Get serial levels of salicylate, vlaproate, lithium, tegretol, and theophylline if you have concerns that any of these substances could have be taken in overdose.
Even if you aren't sure of the overdosed medication, many time you can still treat effectively. This is because most of toxicology is supportive care: protect the airway, treat hypotension, cool the hyperthermic patient, correct acid/base abnormalities, prevent renal injury, dialyze as needed, and protect against self-harm.
Williamson "So you got a Subpoena"
This lecture is not about medical malpractice but rather about subpoenas physicians receiveto testify as a medical professional.
If you receive a subpeona for medical records, refer the request to risk management.
3 types of cases you may be asked to testify: civil, criminal, DCFS. For civil cases provide testimony on the substance of treatment, the patient's medical condition, and their prognosis. For criminal cases, you may be asked to provide medical testimony regarding a crime. DCFS may subpoena you to testify regarding your clinical findings about a child who may have suffered abuse or neglect.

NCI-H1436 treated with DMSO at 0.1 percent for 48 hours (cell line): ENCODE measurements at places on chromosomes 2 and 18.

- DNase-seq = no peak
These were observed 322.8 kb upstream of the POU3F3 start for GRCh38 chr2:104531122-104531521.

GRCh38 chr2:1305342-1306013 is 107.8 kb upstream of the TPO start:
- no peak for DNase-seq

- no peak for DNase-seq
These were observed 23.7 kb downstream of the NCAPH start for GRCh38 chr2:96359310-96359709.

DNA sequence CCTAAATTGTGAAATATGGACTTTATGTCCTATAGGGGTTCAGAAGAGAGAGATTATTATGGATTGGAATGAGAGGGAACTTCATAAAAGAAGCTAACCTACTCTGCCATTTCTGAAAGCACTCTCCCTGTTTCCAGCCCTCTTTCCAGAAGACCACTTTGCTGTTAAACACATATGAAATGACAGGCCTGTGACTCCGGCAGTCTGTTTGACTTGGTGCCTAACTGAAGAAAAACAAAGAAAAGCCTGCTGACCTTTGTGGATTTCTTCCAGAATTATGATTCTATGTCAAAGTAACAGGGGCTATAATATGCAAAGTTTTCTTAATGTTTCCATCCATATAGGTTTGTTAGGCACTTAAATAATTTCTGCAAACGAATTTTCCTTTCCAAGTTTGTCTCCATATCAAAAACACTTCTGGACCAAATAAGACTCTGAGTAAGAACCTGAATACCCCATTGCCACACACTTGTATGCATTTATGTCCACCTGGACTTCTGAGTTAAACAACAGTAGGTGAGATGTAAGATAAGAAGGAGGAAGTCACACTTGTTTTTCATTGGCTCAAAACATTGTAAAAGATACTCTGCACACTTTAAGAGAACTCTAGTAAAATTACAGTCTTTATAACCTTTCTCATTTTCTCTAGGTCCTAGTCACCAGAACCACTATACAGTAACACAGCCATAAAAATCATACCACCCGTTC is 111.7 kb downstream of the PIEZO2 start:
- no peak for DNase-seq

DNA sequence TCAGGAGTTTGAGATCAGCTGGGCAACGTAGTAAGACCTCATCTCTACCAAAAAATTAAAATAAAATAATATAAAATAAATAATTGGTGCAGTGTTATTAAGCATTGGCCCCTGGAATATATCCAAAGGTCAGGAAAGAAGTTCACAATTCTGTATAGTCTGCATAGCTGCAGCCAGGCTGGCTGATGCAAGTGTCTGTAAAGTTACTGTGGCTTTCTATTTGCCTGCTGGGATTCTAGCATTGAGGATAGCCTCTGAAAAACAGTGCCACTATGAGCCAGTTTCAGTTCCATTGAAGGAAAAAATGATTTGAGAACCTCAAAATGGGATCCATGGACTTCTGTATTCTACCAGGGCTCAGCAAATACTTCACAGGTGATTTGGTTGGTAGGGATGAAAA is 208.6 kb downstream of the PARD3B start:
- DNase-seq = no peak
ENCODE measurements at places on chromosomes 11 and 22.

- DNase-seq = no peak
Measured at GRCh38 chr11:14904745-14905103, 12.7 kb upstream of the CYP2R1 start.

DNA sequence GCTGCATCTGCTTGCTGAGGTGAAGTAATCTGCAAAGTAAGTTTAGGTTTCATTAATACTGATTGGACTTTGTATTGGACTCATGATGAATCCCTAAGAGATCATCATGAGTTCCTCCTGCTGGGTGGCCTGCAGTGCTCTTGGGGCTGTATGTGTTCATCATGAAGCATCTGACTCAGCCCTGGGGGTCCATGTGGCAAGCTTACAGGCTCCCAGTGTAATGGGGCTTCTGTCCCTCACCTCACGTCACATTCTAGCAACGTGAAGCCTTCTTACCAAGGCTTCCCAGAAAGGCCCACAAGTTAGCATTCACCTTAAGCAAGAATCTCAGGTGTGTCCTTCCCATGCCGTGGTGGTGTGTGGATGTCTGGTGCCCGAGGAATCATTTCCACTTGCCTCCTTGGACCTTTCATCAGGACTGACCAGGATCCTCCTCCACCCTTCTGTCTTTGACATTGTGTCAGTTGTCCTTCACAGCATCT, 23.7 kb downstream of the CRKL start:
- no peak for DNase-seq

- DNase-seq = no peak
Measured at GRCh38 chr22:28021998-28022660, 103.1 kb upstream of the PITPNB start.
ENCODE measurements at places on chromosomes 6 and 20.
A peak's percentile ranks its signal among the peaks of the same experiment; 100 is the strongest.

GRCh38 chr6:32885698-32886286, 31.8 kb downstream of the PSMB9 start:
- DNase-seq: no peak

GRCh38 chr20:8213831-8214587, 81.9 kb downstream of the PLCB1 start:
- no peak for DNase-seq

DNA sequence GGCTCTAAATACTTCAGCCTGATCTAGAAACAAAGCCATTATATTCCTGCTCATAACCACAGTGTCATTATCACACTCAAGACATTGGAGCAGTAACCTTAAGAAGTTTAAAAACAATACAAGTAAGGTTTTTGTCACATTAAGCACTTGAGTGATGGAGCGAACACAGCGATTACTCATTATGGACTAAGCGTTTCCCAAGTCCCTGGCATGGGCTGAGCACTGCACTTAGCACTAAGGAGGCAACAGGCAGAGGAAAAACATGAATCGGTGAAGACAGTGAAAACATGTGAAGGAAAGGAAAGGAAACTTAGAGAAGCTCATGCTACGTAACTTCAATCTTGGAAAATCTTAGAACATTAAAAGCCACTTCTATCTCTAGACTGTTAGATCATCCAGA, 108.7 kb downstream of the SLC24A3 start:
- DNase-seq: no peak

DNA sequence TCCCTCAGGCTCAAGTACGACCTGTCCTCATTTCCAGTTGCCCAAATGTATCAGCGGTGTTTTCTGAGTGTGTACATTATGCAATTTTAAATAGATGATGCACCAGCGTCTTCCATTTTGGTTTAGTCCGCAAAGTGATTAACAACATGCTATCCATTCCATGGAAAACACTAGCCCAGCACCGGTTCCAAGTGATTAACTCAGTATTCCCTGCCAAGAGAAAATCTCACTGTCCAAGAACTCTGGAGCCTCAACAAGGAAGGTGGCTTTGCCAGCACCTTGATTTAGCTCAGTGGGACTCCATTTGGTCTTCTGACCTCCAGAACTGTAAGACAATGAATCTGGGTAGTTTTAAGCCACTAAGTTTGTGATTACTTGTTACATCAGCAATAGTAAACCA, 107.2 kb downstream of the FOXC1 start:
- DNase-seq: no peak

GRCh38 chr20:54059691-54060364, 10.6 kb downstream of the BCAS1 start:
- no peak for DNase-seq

Always contact risk management when you get a subpoena. Check with your hospital whether they provide legal counsel for treating physician testimony that is not medical malpractice related. Most hospitals do not offer legal counsel for non-malpractice issues. However, if they do, take advantage of it. It is always helpful to have a lawyer advising you.
The scheduled time on the subpoena is not accurate. You need to contact the law office to find out the real time. There is usually some flexibility regarding the date and time of your testimony that you can negotiate with the lawyer. For depositions, you can ask for a location that is convenient for you.
For depositions for civil suits you should ask to be paid. Most faculty say they ask for somewhere between $300-500 per hour. You will be paid at the time of deposition. When calculating your time, include your travel time.